Edinburgh table tennis star Craig Howieson is in buoyant mood in the build-up to this summer’s Commonwealth Games after finally getting the better of his long-time nemesis.
The 23-year-old has spent the best part of a decade trying to beat Scottish No.1 and close friend Gavin Rumgay, who is six years his senior.
He has, therefore, been on cloud nine this week after finally getting the monkey off his back on Sunday when he saw off his Scotland team-mate to win the West of Scotland Table Tennis Grand Prix at Scotstoun Sports Campus.
Seeded No.2 for the event, Howieson achieved his long-awaited victory in dramatic fashion. With the match poised at two sets apiece after Rumgay clawed his way back from two sets down, Howieson had to fight back himself from 5-1 behind in the decider before winning it 11-8.
“It was brilliant,” he said. “I’ve played Gavin so many times before but it’s the first time I’ve beaten him and to do it in the manner that I ended up doing it in made it even more satisfying. I came quite close to beating him when I was 14 and we’ve had quite a few close matches since then but I’d never quite managed it.
“It is a big mental hurdle to overcome and I was pretty relieved when it happened. On top of that, it was also the first grand prix ever to have a live streaming so there were loads of tweets and things like that from people saying they were watching it from all over the world – it was a nice one to win.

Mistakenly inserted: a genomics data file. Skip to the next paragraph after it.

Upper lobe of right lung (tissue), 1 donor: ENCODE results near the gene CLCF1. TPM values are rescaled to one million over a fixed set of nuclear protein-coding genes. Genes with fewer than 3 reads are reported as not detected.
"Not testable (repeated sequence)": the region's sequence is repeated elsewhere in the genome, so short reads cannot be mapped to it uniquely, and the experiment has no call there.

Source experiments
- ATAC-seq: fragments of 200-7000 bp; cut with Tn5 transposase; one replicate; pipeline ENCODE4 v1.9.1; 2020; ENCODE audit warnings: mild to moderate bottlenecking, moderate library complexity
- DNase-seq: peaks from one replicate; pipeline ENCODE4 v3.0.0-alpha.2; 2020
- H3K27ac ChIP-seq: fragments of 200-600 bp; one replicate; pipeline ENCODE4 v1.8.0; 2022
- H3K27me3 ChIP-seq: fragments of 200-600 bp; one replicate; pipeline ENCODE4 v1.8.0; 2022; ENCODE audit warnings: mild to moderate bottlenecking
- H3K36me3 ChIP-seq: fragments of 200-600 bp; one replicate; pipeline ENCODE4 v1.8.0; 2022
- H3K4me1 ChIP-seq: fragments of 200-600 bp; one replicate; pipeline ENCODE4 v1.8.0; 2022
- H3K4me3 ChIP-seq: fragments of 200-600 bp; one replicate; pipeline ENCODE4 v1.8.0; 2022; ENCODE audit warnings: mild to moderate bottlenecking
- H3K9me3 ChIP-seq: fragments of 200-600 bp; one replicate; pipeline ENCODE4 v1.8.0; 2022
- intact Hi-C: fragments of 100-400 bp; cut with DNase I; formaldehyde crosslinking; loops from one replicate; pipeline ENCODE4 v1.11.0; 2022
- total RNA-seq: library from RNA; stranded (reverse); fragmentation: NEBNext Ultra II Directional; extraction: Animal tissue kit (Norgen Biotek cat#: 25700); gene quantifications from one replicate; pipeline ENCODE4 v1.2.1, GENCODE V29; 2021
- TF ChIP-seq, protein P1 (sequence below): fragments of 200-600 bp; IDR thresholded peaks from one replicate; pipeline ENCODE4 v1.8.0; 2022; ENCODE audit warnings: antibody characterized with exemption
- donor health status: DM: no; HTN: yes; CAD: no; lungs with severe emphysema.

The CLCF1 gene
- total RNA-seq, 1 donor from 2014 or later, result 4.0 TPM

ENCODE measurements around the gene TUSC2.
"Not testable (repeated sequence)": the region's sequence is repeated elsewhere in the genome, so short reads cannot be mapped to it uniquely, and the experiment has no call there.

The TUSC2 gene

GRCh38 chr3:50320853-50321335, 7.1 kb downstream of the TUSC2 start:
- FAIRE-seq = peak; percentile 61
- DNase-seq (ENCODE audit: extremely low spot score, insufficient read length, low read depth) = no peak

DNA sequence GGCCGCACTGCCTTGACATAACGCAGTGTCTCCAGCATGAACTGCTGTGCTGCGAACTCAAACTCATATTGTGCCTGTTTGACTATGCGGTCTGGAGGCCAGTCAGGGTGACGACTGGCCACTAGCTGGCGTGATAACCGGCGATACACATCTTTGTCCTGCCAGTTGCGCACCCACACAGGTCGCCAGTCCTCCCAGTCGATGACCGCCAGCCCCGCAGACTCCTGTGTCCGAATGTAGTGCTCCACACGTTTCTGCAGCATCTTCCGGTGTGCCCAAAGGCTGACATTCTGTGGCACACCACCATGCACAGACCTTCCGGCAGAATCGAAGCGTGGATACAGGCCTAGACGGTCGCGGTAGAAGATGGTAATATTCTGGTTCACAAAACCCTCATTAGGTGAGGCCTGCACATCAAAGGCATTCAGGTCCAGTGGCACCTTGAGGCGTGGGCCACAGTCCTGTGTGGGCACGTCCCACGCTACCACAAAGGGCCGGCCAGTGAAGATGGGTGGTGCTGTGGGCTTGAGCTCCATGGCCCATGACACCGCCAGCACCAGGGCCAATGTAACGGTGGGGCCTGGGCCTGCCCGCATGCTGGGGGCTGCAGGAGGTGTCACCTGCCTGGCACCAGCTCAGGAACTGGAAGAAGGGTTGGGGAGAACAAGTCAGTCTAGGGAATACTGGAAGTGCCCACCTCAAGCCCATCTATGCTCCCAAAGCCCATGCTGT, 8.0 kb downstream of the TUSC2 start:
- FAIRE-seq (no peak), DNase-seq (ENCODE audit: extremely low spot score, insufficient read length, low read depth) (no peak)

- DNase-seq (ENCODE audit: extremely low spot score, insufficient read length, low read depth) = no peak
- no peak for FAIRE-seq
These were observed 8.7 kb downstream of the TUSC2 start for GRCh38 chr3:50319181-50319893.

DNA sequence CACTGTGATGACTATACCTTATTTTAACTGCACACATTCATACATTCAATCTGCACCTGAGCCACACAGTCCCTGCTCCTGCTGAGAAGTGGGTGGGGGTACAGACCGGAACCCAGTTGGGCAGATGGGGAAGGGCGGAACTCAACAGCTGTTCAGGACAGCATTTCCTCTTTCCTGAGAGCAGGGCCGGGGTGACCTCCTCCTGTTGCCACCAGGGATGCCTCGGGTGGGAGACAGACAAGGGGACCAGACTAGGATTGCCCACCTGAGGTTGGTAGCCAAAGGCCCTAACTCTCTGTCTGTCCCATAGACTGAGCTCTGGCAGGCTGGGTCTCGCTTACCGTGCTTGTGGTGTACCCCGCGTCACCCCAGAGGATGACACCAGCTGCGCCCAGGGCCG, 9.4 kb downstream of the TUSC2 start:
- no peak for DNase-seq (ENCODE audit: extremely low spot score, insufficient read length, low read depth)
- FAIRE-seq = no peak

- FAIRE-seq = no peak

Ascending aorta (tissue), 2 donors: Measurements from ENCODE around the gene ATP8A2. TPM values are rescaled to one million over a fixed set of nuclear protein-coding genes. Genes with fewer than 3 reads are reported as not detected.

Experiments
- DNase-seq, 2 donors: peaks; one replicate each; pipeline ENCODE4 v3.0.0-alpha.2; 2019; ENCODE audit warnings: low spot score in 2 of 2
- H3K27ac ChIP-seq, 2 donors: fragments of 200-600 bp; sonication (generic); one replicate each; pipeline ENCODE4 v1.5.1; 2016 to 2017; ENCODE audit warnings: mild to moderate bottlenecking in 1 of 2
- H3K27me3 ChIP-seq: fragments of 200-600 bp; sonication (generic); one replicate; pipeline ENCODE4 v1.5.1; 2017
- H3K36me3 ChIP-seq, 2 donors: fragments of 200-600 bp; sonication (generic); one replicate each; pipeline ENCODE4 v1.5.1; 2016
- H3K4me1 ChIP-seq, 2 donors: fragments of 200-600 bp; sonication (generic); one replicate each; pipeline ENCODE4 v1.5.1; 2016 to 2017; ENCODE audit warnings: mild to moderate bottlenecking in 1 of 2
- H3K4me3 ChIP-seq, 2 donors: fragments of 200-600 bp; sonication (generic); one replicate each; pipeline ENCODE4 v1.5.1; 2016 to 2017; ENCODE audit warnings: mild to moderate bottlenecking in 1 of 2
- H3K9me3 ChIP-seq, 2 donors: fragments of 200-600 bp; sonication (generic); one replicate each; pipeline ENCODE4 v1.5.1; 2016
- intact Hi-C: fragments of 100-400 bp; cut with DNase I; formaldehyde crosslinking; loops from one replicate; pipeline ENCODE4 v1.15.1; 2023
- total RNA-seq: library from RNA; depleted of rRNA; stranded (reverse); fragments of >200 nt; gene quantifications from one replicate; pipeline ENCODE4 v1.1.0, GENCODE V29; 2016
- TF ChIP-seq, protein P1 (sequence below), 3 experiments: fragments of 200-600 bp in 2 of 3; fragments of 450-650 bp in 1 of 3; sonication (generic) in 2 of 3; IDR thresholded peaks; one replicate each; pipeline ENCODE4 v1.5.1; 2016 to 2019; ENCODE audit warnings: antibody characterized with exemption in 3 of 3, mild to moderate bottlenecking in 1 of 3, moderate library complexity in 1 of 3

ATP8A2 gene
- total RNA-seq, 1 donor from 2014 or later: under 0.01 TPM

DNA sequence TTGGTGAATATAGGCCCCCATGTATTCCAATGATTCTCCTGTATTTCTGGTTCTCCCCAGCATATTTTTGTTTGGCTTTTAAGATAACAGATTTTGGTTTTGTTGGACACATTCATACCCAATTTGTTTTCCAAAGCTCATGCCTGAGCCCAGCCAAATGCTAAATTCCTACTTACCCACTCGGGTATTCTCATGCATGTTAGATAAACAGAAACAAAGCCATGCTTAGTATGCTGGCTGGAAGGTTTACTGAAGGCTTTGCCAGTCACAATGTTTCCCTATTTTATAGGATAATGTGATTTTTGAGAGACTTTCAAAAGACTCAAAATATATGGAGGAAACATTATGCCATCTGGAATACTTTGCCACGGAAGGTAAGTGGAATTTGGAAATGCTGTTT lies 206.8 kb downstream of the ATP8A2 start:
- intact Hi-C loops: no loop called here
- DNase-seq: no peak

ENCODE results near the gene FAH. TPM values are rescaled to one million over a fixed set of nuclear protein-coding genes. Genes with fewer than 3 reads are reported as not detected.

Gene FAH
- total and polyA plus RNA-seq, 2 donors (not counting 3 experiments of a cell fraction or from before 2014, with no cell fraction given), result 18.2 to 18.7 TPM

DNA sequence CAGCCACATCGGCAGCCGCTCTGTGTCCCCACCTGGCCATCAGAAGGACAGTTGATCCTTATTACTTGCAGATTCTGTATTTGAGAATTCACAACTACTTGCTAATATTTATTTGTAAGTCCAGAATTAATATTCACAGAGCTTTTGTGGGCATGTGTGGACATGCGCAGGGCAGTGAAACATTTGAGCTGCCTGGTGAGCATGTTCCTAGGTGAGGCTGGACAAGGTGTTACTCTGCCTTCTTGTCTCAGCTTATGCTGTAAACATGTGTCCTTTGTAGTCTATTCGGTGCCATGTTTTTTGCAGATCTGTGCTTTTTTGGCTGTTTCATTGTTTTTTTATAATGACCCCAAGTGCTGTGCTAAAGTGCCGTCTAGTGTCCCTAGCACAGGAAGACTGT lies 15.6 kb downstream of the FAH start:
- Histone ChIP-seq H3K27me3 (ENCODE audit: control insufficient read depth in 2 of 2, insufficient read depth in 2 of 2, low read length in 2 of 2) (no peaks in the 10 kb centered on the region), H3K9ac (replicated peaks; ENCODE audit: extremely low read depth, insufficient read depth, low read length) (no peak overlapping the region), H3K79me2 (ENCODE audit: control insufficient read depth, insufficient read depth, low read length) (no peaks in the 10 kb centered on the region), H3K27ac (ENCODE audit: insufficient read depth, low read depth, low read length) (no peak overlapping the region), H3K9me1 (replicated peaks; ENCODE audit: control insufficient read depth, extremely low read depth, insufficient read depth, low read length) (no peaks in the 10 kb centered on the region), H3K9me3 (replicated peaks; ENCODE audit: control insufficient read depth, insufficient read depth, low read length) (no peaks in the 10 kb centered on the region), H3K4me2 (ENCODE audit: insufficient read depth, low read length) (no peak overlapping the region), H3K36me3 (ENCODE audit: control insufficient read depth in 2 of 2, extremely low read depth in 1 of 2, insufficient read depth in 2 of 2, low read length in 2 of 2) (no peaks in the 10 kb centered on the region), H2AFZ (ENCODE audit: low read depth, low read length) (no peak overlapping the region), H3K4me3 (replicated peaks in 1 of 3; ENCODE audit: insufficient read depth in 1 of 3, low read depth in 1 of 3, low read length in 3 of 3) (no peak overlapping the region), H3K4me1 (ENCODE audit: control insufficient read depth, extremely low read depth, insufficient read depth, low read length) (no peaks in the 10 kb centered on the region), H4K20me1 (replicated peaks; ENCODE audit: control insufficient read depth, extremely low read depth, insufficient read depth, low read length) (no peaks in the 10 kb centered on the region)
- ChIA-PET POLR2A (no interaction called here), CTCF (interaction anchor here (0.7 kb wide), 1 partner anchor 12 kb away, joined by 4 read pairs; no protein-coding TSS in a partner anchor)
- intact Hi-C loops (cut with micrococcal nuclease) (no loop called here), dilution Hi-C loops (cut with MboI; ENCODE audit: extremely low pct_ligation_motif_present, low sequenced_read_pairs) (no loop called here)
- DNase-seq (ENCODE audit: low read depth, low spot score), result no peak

“I’ve been in the Scotland senior team since I was 14 so we’ve spent the last ten years travelling all over the world together. I share a room with Gavin whenever we go and we get on really well.”
A tough training schedule sees Howieson structure his commitments around his full-time employment as a PE teacher at Broughton High School.
Howieson said: “It’s not easy so I’ve got to be really organised. You’ve got to be really motivated to do it but there on Sunday, after I played the final, it was all worth it.
“I’ve got to remember that my goal is to make Glasgow [the Commonwealth Games] in the summer and compete well and if I do that, all the hard work will be worth it.
“The results I’ve had and during the qualifying period have been pretty good and I think they make the criteria that has been set.
“We need to wait until the final decision is made from Sportscotland, though, so hopefully it’s a positive one.”
Acknowledging his place in Team Scotland is “likely” for this year’s Games, Howieson prefers to keep his Glasgow aspirations under control until he has received official confirmation from the national governing body, with an announcement expected some time in May.
The former James Gillespie’s pupil, who made it to the final 32 as a 19-year-old at the Commonwealth Games in Delhi four years ago, is focused on more immediate competitions, which will see him travel across continents in the coming months, locking horns with some of the world’s most formidable opposition.
He has the Scottish National Championships to look forward to at the start of March before two pro tour events in Germany and Spain in April.
Then there is the World Championships in Tokyo at the beginning of May.
“There are some really big tournaments coming up before Glasgow so I need to keep my focus,” he said.
“The experience four years ago in Delhi was great and one that is going to help me.
“Since then, the biggest change in my game has been my mentality.
“I’ve been working with a sports psychologist since last summer and that has really helped.
“When it comes down to the nitty gritty in a match, I feel I am much more composed.”